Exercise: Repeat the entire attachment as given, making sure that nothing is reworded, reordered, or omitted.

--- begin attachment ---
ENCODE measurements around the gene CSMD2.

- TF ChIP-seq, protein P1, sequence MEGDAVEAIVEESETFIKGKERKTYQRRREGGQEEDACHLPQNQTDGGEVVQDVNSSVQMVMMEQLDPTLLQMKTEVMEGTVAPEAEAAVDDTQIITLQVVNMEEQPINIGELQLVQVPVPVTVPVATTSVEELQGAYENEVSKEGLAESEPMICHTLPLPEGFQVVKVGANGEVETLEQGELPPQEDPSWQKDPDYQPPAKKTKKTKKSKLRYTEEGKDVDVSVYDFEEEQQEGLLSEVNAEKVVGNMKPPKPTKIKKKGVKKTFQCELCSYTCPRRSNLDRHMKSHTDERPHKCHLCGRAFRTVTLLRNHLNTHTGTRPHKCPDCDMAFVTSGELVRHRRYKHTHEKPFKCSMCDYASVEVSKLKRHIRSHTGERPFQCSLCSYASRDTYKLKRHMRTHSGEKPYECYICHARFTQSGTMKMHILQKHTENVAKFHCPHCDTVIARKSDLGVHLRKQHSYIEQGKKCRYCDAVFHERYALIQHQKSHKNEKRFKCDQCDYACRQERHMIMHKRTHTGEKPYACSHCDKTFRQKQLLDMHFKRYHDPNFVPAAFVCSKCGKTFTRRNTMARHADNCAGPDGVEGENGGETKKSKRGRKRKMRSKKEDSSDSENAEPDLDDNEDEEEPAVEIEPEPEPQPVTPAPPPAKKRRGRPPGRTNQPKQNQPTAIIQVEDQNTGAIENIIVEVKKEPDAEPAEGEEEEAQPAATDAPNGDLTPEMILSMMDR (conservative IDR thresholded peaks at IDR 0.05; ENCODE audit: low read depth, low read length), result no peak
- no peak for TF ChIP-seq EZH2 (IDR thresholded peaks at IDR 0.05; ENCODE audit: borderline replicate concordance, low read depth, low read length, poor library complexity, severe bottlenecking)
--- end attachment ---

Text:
ENCODE measurements around the gene CSMD2.

- TF ChIP-seq, protein P1, sequence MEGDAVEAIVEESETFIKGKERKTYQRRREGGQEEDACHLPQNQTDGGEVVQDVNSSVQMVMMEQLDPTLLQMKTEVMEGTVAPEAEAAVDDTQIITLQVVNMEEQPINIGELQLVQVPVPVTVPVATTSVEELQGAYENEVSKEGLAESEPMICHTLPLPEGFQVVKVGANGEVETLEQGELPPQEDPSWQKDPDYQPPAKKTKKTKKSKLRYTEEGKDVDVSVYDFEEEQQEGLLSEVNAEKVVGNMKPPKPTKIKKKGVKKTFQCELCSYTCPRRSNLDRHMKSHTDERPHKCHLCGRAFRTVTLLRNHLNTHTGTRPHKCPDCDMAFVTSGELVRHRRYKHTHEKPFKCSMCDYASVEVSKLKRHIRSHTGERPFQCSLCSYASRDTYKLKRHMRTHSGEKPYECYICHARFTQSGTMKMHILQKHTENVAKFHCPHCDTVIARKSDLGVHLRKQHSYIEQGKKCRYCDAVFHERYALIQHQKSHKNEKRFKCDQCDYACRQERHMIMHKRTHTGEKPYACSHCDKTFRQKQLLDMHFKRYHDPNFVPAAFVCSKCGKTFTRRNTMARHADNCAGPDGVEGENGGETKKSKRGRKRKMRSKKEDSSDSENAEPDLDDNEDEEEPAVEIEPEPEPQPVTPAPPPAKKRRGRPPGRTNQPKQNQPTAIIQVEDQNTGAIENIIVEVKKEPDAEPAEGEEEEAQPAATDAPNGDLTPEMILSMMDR (conservative IDR thresholded peaks at IDR 0.05; ENCODE audit: low read depth, low read length), result no peak
- no peak for TF ChIP-seq EZH2 (IDR thresholded peaks at IDR 0.05; ENCODE audit: borderline replicate concordance, low read depth, low read length, poor library complexity, severe bottlenecking)